What better way to start the new year than a refresher outline on the basics of COBRA? There’s a lot to administrating COBRA, which is why we at Granite, take the cost and burden off of your plate by offering free complete COBRA administration.
Still, it’s helpful to know the basics, because in general, an employer is subject to COBRA if it sponsors a group health plan. Take a look to make sure you’re in compliance:
Employer groups with 20 or more full time equivalents for 50% of the typical business days in the preceding calendar year.
COBRA applies to any plan maintained by an employer to provide health care benefits to employees, former employees, spouses or dependents. Types of plans include:
Medical, dental, and vision
Prescription drug plans
Health FSAs, HRAs, and executive reimbursement plans
Certain EAPs, wellness programs, cancer policies, and employer sponsored drug and alcohol treatment programs and health clinics
Depends on plan design and benefits offered
COBRA does not apply to HSAs, LTC, life insurance, disability insurance, or other types of ancillary insurance.
There are some exempt entities like:
Small Employers with fewer than 20 employees
Less than 20 employees for at least 50% or more of the typical working days in the preceding calendar year.
Definition of “Employees” for this purpose:
Includes all full and part-time common law employees.
Part time employees are counted as a “fraction of an employee,” equal to the number of hours a part-time employee works divided by full time hours.
Church plans, as defined in IRC §414 (e)
Qualified beneficiaries are:
Covered dependents; and
Child born to, or placed for adoption with, the covered employee during a period of COBRA coverage.
Domestic partners are not qualified beneficiaries
Covered employees are:
Any employee or former employee covered under the group health plan;
Agents and independent contractors covered by the group health plan;
Corporate directors covered by the group health plan; and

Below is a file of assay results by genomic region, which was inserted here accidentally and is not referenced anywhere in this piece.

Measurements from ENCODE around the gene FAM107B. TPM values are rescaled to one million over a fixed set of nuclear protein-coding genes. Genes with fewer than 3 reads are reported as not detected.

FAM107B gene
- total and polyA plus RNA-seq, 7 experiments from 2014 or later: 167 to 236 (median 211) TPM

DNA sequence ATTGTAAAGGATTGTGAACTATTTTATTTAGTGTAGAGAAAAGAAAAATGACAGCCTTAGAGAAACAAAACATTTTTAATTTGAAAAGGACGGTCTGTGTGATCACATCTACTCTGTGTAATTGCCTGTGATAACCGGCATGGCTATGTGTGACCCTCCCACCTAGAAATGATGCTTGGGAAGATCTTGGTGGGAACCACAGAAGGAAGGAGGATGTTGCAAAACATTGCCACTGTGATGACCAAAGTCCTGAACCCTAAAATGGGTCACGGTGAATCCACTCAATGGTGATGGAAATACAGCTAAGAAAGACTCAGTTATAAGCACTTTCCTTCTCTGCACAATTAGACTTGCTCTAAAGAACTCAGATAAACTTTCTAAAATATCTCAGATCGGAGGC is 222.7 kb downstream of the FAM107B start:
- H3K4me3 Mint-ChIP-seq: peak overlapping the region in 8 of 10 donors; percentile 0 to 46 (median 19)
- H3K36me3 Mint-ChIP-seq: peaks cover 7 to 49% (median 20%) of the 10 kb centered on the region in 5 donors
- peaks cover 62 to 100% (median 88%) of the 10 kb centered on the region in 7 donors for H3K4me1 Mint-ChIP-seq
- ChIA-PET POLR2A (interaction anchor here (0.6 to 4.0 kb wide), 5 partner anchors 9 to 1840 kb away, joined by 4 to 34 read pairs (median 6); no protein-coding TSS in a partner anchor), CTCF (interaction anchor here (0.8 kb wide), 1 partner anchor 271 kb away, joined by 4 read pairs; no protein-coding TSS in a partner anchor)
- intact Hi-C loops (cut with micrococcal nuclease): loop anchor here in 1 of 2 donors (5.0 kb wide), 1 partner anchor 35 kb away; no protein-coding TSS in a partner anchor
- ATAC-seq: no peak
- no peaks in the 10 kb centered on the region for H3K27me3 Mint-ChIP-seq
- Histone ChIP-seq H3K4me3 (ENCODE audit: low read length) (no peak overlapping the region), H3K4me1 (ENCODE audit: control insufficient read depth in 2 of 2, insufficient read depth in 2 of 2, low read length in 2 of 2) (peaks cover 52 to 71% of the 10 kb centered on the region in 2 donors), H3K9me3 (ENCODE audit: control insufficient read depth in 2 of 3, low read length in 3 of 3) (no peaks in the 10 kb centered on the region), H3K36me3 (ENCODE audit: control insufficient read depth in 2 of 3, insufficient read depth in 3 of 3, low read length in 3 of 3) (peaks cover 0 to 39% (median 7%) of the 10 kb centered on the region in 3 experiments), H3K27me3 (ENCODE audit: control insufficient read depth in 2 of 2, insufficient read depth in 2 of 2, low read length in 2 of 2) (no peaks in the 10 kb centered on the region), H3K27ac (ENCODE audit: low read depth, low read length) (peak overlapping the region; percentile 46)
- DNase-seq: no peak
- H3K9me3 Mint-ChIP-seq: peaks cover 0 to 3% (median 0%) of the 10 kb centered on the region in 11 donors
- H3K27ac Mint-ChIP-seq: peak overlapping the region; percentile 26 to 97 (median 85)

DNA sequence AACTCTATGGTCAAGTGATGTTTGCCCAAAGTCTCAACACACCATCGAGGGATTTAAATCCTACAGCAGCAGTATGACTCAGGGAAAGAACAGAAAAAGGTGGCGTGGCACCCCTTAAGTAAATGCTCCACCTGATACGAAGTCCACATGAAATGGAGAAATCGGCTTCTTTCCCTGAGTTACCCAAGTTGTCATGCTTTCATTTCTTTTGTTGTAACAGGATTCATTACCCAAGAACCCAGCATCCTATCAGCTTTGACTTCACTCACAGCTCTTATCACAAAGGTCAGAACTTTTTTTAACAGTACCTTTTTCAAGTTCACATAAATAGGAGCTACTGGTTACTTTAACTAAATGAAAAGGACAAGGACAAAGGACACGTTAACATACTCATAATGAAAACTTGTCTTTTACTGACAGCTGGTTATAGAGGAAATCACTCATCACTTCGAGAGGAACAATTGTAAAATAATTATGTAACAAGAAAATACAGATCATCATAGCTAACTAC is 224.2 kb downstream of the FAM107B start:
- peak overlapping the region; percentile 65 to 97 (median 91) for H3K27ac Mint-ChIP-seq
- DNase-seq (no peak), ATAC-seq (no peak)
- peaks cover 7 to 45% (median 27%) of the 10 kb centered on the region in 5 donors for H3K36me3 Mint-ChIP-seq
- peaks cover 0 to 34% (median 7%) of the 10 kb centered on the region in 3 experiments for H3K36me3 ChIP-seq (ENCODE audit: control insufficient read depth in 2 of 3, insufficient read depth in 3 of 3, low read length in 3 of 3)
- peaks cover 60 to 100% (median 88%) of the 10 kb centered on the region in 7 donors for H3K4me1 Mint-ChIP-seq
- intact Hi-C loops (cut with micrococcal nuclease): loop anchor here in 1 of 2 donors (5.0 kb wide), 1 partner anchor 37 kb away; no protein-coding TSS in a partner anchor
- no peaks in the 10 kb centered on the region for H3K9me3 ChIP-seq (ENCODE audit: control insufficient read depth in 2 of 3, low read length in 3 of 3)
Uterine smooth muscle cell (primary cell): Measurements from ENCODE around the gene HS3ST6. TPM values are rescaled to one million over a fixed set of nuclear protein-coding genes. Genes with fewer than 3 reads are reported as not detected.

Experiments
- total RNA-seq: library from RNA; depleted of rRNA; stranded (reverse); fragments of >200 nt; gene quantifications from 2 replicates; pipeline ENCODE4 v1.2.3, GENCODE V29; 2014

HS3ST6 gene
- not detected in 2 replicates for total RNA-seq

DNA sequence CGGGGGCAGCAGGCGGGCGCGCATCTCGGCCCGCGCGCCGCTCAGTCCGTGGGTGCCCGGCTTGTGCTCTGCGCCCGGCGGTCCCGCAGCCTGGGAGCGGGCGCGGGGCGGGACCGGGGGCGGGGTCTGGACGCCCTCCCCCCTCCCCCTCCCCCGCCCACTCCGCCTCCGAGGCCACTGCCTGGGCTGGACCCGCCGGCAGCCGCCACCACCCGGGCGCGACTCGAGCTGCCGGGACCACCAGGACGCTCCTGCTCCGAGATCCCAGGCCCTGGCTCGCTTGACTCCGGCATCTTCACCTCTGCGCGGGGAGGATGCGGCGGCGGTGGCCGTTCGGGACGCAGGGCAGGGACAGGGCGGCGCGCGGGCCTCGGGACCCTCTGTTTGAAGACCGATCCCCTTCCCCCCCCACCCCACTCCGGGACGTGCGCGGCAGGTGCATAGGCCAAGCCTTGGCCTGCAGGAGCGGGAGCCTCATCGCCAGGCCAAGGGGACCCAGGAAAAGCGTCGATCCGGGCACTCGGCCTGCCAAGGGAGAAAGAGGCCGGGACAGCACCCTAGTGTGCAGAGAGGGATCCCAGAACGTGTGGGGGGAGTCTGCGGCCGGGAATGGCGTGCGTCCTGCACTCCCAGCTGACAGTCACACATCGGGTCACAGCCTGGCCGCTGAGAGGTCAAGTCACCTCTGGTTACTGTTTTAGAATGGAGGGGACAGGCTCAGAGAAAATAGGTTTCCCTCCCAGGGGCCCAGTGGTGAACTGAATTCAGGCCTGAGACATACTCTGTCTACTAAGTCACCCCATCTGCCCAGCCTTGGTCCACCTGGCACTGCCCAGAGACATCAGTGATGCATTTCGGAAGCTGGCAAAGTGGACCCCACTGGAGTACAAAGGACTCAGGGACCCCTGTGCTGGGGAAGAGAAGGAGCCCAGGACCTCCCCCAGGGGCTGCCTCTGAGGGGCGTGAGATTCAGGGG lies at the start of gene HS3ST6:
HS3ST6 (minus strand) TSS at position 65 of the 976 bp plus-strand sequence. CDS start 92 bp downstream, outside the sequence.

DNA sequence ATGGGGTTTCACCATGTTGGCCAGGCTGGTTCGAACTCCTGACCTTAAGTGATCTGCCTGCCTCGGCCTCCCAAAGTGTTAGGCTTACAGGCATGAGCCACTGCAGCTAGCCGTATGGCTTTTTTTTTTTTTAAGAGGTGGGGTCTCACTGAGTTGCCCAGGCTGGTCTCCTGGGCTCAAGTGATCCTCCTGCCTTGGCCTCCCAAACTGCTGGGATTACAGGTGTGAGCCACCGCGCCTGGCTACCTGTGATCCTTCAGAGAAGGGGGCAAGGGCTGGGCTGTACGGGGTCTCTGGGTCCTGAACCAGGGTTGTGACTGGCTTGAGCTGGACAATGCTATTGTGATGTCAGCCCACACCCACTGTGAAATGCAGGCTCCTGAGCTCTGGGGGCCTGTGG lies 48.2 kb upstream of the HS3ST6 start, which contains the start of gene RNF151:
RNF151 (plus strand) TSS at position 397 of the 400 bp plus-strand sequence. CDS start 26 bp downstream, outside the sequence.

Qualified beneficiaries must be treated the same as similarly situated non-COBRA beneficiaries (open enrollment)
What’s a qualifying event?
For spouse and dependents only:
Divorce or legal separation from employee
Loss of dependent child status
Death of covered employee/retiree
Employee entitlement to Medicare
A qualifying event is one of the above “triggering events” that causes a loss of coverage “under the terms of the group health plan.”
How long are COBRA benefits paid out?
Employer may choose continuation coverage to begin on:
The qualifying event date; or
The loss of coverage date
When Continuation Coverage Must Become Effective (no gap)
Who Pays for COBRA? – Qualified beneficiary that is electing COBRA
Group health plans may charge up to:
Applicable premium definition:
How about some important COBRA timelines?
Important COBRA Timelines
30 Days: The employer has 30 days to notify the plan administrator that there has been a qualifying event.
14 Days: The plan administrator has 14 days to send out the election notice.
60 Days: The qualified beneficiary has 60 days to elect COBRA coverage.
45 Days: Once they elect COBRA, the qualified beneficiary has 45 days to make their first premium payment.
30 Days: COBRA participants must be given a 30-day grace period to make monthly payments for COBRA coverage.
Your notification requirements:
General Notice (formerly known as the Initial Notice)
When to send a General Notice
Company first becomes subject to COBRA
New employee (and spouse, if any) becomes covered under plan
Employee adds spouse to plan upon marriage or open enrollment
What the General Notice includes
Basic information about COBRA
Informs employee and spouse of responsibility to notify employer
Responsibilities, rights and obligations
How to distribute the General Notice
First class mail or USPS certificate of mailing
DO NOT…insert as payroll stuffer or post on bulletin board
Same language must be included in company Summary Plan Description, but if employer wishes to use the SPD to satisfy notice requirement , the SPD must be distributed in the same manner prescribed for the General Notice.
If a group health plan offers a conversion option, this option must be offered to qualified beneficiaries upon the exhaustion of continuation coverage.
Notice should be distributed within the last 180 days of the continuation coverage period.
If group health plan does not offer a conversion option, COBRA does not require that a conversion option be made available.
Exhaustion of COBRA now allows for conversion rights in to an exchange plan
Other Required Notices:
Employee Notification Requirements:
If exercising COBRA rights, provide written notice to employer within specified 60-day election period
Notice to employer within 60 days of a divorce, legal separation or loss of dependent child status
Notice to employer within 60 days of a disability determination from the Social Security Administration
Notice to employer within 30 days of a final determination that the individual is no longer disabled
Do you need to know more about COBRA or how our administration partner can assist you? Download the COBRA Cheat Sheet today!